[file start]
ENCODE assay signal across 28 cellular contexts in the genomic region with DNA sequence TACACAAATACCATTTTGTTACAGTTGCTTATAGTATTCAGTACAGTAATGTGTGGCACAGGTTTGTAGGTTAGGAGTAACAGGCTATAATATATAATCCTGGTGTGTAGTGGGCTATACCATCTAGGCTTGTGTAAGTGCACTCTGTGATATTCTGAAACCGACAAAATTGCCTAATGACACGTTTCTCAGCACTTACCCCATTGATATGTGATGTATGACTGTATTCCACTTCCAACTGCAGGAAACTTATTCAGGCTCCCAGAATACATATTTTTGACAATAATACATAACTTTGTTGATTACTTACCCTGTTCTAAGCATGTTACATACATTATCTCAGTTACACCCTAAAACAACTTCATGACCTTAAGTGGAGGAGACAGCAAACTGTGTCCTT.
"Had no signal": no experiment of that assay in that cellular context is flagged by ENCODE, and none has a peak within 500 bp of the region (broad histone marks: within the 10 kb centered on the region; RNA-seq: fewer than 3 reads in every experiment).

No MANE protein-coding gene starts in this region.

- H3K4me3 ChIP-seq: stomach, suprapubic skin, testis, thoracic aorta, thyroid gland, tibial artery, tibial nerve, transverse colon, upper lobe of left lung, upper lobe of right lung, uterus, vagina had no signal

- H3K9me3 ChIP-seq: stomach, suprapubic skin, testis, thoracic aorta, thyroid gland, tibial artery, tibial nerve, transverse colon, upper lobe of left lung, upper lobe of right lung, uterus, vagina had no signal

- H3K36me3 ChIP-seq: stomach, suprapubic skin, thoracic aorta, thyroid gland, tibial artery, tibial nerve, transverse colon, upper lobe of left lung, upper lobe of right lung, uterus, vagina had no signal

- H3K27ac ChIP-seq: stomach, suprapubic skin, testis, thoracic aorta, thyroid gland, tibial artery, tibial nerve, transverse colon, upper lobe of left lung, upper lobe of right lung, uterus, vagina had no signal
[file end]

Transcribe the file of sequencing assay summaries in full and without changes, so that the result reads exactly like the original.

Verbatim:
ENCODE assay signal across 28 cellular contexts in the genomic region with DNA sequence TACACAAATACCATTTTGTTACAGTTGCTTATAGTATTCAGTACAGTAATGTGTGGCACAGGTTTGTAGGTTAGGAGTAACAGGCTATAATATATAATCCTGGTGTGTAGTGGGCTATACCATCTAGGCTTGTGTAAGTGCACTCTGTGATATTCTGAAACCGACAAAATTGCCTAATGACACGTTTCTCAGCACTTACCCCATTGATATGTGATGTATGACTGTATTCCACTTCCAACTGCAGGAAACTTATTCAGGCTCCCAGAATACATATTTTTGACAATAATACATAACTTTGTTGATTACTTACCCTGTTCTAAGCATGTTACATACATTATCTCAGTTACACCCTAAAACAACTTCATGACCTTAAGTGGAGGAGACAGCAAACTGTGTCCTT.
"Had no signal": no experiment of that assay in that cellular context is flagged by ENCODE, and none has a peak within 500 bp of the region (broad histone marks: within the 10 kb centered on the region; RNA-seq: fewer than 3 reads in every experiment).

No MANE protein-coding gene starts in this region.

- H3K4me3 ChIP-seq: stomach, suprapubic skin, testis, thoracic aorta, thyroid gland, tibial artery, tibial nerve, transverse colon, upper lobe of left lung, upper lobe of right lung, uterus, vagina had no signal

- H3K9me3 ChIP-seq: stomach, suprapubic skin, testis, thoracic aorta, thyroid gland, tibial artery, tibial nerve, transverse colon, upper lobe of left lung, upper lobe of right lung, uterus, vagina had no signal

- H3K36me3 ChIP-seq: stomach, suprapubic skin, thoracic aorta, thyroid gland, tibial artery, tibial nerve, transverse colon, upper lobe of left lung, upper lobe of right lung, uterus, vagina had no signal

- H3K27ac ChIP-seq: stomach, suprapubic skin, testis, thoracic aorta, thyroid gland, tibial artery, tibial nerve, transverse colon, upper lobe of left lung, upper lobe of right lung, uterus, vagina had no signal